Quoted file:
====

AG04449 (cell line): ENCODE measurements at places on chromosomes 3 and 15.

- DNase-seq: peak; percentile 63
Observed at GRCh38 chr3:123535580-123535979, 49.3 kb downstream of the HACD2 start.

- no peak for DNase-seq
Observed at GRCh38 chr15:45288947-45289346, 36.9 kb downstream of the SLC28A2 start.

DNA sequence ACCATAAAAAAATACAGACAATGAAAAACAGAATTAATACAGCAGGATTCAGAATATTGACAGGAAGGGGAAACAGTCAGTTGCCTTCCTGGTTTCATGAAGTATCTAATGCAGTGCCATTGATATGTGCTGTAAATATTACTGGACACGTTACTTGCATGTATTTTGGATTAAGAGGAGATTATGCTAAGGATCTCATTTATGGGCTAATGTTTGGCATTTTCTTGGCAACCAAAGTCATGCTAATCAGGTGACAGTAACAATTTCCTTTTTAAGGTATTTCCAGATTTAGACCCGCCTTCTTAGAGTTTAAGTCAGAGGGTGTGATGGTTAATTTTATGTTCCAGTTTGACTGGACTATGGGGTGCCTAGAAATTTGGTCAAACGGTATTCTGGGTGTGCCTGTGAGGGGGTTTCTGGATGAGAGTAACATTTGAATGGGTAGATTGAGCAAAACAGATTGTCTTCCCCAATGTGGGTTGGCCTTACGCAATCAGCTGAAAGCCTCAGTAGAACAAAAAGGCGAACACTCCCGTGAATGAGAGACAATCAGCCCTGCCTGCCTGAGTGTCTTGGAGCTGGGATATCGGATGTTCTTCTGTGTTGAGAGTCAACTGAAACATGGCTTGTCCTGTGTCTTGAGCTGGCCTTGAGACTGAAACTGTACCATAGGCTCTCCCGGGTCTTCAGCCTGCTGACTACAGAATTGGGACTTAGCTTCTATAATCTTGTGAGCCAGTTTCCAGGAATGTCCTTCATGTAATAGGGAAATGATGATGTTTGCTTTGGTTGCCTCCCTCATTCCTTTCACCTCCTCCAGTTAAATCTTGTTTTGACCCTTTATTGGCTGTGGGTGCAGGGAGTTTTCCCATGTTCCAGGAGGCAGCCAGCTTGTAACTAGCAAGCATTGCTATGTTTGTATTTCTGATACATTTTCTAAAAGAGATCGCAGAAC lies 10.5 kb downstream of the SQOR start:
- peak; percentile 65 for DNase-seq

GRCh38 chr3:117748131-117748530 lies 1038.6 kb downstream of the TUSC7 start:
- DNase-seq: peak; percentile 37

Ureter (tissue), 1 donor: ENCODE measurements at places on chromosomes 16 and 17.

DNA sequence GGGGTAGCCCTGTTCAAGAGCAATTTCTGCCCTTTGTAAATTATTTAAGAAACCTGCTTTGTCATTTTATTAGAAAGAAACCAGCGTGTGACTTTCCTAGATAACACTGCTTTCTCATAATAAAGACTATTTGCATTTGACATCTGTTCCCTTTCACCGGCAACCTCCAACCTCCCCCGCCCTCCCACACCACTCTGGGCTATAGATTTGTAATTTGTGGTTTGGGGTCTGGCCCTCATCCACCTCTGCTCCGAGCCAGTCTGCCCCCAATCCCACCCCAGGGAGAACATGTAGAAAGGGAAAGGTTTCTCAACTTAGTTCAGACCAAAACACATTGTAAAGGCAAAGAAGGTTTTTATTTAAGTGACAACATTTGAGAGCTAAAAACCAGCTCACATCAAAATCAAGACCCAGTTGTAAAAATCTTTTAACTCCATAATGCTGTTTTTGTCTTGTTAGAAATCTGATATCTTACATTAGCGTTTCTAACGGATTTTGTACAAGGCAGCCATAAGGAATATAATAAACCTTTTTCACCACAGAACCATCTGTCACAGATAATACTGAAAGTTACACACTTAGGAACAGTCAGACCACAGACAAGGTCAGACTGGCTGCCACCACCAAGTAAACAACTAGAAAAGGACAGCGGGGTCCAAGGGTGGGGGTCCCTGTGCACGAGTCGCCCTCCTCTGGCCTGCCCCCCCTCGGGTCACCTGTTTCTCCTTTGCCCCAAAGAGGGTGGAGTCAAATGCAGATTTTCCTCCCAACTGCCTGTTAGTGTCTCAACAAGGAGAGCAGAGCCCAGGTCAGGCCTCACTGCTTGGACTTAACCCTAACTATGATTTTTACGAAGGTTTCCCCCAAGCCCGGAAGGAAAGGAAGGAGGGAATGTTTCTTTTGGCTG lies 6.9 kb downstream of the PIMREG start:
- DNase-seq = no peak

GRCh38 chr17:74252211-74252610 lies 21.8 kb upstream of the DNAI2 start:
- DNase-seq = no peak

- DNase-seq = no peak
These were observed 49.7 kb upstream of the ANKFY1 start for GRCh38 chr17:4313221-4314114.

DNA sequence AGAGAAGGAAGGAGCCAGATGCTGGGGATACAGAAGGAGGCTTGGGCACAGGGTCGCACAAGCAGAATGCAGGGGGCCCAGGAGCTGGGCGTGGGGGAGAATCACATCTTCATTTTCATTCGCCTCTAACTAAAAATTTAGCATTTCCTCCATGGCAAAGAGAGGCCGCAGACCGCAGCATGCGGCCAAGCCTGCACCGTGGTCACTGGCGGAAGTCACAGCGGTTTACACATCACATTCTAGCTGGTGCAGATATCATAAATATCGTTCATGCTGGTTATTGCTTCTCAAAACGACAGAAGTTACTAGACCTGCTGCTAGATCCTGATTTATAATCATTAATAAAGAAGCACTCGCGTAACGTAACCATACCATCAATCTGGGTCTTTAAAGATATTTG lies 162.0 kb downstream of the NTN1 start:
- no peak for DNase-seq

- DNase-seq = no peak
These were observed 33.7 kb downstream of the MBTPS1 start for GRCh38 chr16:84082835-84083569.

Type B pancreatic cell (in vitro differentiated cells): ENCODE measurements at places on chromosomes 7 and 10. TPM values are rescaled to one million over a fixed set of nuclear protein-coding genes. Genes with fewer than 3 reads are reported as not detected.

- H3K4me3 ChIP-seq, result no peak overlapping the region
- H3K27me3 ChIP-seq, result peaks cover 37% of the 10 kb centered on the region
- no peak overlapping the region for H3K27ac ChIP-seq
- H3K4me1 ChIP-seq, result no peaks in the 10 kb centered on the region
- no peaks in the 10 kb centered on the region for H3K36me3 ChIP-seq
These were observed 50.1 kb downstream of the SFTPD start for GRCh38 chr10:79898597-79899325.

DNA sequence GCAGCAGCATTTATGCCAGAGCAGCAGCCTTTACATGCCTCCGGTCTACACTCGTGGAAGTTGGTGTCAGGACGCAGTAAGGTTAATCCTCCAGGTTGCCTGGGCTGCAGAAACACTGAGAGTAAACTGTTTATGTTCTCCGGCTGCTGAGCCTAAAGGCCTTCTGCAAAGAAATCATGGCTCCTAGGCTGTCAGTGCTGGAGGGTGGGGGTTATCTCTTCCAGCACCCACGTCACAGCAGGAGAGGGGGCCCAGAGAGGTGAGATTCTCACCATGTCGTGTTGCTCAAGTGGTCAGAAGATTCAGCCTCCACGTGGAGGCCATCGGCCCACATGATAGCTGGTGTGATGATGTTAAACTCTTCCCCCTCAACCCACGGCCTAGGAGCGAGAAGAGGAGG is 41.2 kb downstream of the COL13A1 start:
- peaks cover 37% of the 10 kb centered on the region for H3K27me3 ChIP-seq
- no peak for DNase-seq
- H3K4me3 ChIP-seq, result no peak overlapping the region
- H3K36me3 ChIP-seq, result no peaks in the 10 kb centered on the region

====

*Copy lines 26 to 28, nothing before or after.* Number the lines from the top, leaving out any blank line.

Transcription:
- no peaks in the 10 kb centered on the region for H3K36me3 ChIP-seq
These were observed 50.1 kb downstream of the SFTPD start for GRCh38 chr10:79898597-79899325.

DNA sequence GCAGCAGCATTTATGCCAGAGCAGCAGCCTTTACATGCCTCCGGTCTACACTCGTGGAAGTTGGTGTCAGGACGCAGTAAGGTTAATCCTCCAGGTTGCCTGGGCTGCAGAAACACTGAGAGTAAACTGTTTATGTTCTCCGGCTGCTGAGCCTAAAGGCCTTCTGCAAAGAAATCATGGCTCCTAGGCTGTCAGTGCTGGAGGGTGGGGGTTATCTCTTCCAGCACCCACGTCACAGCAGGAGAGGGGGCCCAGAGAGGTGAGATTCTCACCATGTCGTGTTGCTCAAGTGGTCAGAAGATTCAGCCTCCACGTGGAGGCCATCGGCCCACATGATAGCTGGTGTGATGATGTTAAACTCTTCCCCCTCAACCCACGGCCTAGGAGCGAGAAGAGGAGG is 41.2 kb downstream of the COL13A1 start: